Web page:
Rachel Lu

Baby in Stolen Car Killed; Government Puts Strict Limits on Media Coverage

China’s social media is mourning the death of Baby Haobo, a two-month old boy, after a day of heart-wrenching search in the snow-covered city of Changchun for him ended in tragedy.

On the morning of March 4, Haobo’s father left him in a SUV, with the engine running, while he went to turn on the heat in his shop. The SUV was stolen along with the baby. Changchun mobilized more than 3,500 police in search of the baby and the car. Unfortunately, the Changchun police announced late on March 5 that the man who stole the car turned himself in and confessed to killing the baby.

The terrible news saddened tens of thousands of Internet users, who had posted messages on China’s social media platforms praying for the child’s safe return. Many outraged Internet users called for death penalty for Zhou Xijun, the alleged murderer.

In the midst of widespread outcry and heightened public interest in the case, some Chinese journalists posted a screenshot on Sina Weibo, China’s Twitter, of the order from the local propaganda department on how to cover the event on traditional media in Changchun. While the authenticity of the order cannot be verified, tweets with the screenshot were quickly censored. The alleged order is translated in part below,

1. Control the total amount of coverage. No front page coverage allowed. Reports must be kept within half a page, with no big fonts. No special reports allowed on radio and television.

2. Refer to press releases from the government for facts of the case. Guide the public to realize that the child’s ordeal was horrible and the crime was heinous, but in the process of investigating the case the police showed their deep care for the people’s life and property, and thus spread love around our society and generated positive energy. Radio and TV hosts or editorial writers can discuss the case in this vein, provided that total coverage of this event is still strictly limited.

3. All media outlets must keep the message positive. There shall be no questioning of the police’s work or the Skynet Project or any accusations of shortcomings. There shall be no further interviews of the victim’s family or other related parties. [Ed: The Skynet Project is a comprehensive surveillance program deployed in many Chinese cities.]

4. Without further orders from the top to coordinate coverage, there shall be no more reporting of this case after tomorrow’s newspaper had been printed and the morning news on television and radio had been aired.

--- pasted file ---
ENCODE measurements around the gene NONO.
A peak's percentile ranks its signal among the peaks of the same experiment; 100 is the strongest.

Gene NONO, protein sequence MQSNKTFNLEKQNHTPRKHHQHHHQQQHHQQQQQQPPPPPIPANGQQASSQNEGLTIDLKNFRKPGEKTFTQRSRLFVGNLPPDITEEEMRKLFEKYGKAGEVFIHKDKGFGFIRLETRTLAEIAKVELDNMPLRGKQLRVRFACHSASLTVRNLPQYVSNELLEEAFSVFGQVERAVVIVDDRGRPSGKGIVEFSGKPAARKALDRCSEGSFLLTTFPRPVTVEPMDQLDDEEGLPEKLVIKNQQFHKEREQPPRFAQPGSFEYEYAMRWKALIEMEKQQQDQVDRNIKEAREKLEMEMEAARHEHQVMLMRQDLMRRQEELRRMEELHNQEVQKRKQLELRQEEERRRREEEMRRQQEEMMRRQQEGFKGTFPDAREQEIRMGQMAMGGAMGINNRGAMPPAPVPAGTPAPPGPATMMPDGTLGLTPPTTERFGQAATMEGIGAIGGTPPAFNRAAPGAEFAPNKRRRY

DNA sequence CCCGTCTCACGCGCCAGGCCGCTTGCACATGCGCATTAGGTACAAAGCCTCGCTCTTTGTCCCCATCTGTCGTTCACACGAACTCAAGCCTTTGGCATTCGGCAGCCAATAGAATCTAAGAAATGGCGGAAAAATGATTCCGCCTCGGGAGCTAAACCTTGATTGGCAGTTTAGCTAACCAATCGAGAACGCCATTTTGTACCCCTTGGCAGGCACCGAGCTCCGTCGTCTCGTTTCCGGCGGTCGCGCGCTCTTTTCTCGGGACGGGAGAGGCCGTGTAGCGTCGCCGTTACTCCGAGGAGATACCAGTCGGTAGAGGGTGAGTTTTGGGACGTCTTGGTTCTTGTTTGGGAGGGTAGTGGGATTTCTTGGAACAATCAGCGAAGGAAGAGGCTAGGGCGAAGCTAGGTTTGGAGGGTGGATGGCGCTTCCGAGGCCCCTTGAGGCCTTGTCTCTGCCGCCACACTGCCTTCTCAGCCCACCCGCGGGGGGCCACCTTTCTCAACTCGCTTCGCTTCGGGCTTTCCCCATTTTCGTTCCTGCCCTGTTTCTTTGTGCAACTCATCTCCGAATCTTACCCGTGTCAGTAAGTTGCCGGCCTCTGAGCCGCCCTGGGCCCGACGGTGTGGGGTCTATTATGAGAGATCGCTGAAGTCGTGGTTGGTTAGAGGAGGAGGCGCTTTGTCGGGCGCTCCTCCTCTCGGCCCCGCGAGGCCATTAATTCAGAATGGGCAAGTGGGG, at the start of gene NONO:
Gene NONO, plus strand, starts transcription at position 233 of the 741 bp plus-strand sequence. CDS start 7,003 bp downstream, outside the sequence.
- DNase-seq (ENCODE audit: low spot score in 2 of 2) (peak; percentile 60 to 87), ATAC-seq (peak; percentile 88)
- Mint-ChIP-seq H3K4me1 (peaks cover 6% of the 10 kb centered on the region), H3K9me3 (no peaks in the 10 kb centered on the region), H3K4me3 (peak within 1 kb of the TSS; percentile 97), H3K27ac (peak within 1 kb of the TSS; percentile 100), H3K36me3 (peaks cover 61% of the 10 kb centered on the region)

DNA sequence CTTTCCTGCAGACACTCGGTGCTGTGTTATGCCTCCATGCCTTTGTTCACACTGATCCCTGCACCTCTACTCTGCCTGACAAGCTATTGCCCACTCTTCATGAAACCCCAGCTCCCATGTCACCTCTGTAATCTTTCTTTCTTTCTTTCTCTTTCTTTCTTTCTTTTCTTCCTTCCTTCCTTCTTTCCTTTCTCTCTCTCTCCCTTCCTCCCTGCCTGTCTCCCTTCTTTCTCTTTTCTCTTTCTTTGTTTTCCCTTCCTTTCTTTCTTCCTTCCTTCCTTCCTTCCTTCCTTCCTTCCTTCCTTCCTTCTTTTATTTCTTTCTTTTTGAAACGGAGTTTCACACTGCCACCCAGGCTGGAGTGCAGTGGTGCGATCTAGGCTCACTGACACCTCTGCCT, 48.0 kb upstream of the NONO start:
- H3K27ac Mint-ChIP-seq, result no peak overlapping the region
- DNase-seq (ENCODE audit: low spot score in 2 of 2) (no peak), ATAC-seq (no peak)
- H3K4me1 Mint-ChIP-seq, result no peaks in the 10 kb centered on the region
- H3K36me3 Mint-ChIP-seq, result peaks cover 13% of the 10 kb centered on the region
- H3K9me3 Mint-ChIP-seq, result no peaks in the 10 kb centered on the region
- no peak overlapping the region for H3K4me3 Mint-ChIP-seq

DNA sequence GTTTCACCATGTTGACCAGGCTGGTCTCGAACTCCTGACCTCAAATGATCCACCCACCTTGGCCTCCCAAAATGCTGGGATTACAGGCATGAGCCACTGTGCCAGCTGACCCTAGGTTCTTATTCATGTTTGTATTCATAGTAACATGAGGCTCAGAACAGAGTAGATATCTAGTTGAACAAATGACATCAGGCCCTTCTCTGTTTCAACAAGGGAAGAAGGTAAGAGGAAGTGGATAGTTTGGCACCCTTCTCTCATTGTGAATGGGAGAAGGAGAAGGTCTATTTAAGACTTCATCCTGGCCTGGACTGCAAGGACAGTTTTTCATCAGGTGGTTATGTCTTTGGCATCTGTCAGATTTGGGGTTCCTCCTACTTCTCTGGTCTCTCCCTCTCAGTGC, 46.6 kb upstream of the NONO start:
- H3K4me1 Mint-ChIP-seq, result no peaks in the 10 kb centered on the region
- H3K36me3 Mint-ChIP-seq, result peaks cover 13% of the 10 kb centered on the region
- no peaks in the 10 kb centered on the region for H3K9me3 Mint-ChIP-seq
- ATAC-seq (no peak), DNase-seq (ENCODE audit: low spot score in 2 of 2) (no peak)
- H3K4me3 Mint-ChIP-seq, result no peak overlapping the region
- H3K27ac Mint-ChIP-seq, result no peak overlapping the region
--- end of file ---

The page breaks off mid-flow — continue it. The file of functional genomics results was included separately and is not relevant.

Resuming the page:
The Communist Party’s paper of record, Peole’s Daily (@人民日报), tweeted a sentimental message after Baby Haobo’s death that may serve as a model to China’s other media outlets struggling to cover the event while toeing the Party line:
After 36 hours, we got word, but it was the bad news that we did not want to hear. You did not have a chance to grow up, not even to see your first spring. Many cared for you, but they were not strong enough to protect you. Little Haobo, go to sleep, don’t be scared anymore. The bad people who hurt you will be punished. We will also try our best to make this world, the world that you had no chance to know, a little better.

Jump To Comments

Rachel Lu

Rachel Lu is a co-founder of Tea Leaf Nation. Rachel traces her ancestry to Southern China. She spent much of her childhood memorizing Chinese poetry. After long stints in New York, New Haven and Cambridge, she has returned to China to bear witness to its great transformation. She is currently based in China.
  • lichao7190

    so sad for the baby

  • http://twitter.com/DigitGreatWall Digital Great Wall

    To be honest, I felt this government publicity guide is understandable.
    Item 2 stresses on social stability and Item 3 shows some care toward
    the baby’s family. This incident somewhat reminds me of the Sandy Hook mass shooting…so nothing too crazy about this guide.

  • matthew25

    Why control the amount of coverage? If people want to know more, an official should not try to restrict coverage. Some people will want to know more details about why this happened and the follow up actions, and some people will not. How media respond to these preferences is part of the marketplace of ideas.

    • http://twitter.com/DigitGreatWall Digital Great Wall

      The flow of information about this case is not really that strictly controlled. If you go to the Chinese social media site, or just do some random search, you will see numerous news articles about it. Also the state media continues to post updates.

  • Charles Liu

    Um, if there’s coverage restriction (Anybody can type up #$%^ on screen), the Chinese media certainly isn’t following it. Goto Baidu News and search baby Haobu “皓博” (or regular Baidu), there’re plenty of coverage.

  • Charles Liu

    Um, no front page coverage really? Baidu News has Baby Haobu on it’s news homepage, Sohu has coverage in homepage, focus, and opinions.